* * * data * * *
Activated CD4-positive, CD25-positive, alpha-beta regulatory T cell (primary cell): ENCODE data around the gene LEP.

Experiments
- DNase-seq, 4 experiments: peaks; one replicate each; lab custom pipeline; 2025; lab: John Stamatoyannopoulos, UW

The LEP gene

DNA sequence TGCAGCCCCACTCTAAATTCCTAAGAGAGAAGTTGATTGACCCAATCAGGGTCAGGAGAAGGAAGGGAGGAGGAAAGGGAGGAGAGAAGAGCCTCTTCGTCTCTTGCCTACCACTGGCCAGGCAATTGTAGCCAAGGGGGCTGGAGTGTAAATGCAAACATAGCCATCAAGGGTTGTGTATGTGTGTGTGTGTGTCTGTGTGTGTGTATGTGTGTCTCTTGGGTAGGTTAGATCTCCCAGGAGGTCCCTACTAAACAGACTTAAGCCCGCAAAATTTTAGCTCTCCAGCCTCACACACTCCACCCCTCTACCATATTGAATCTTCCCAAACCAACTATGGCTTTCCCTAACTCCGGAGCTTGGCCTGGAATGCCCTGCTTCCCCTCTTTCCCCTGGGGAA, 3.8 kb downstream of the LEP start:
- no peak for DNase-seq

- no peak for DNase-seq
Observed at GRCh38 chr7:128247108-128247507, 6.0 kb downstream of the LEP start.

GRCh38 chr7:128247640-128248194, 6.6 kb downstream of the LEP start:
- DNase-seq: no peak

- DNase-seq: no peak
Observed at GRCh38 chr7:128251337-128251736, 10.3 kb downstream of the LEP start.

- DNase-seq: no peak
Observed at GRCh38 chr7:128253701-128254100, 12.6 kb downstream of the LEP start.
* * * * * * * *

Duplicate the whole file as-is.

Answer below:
Activated CD4-positive, CD25-positive, alpha-beta regulatory T cell (primary cell): ENCODE data around the gene LEP.

Experiments
- DNase-seq, 4 experiments: peaks; one replicate each; lab custom pipeline; 2025; lab: John Stamatoyannopoulos, UW

The LEP gene

DNA sequence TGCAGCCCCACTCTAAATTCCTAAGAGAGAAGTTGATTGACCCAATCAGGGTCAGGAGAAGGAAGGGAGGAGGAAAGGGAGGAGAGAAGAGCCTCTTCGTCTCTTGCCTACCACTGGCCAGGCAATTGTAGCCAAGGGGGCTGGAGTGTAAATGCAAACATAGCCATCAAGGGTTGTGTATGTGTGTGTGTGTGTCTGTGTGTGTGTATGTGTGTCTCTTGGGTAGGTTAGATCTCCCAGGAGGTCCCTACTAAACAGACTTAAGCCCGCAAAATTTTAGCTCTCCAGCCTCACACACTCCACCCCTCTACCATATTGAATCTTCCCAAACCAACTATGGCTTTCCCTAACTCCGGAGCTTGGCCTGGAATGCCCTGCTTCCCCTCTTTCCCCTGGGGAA, 3.8 kb downstream of the LEP start:
- no peak for DNase-seq

- no peak for DNase-seq
Observed at GRCh38 chr7:128247108-128247507, 6.0 kb downstream of the LEP start.

GRCh38 chr7:128247640-128248194, 6.6 kb downstream of the LEP start:
- DNase-seq: no peak

- DNase-seq: no peak
Observed at GRCh38 chr7:128251337-128251736, 10.3 kb downstream of the LEP start.

- DNase-seq: no peak
Observed at GRCh38 chr7:128253701-128254100, 12.6 kb downstream of the LEP start.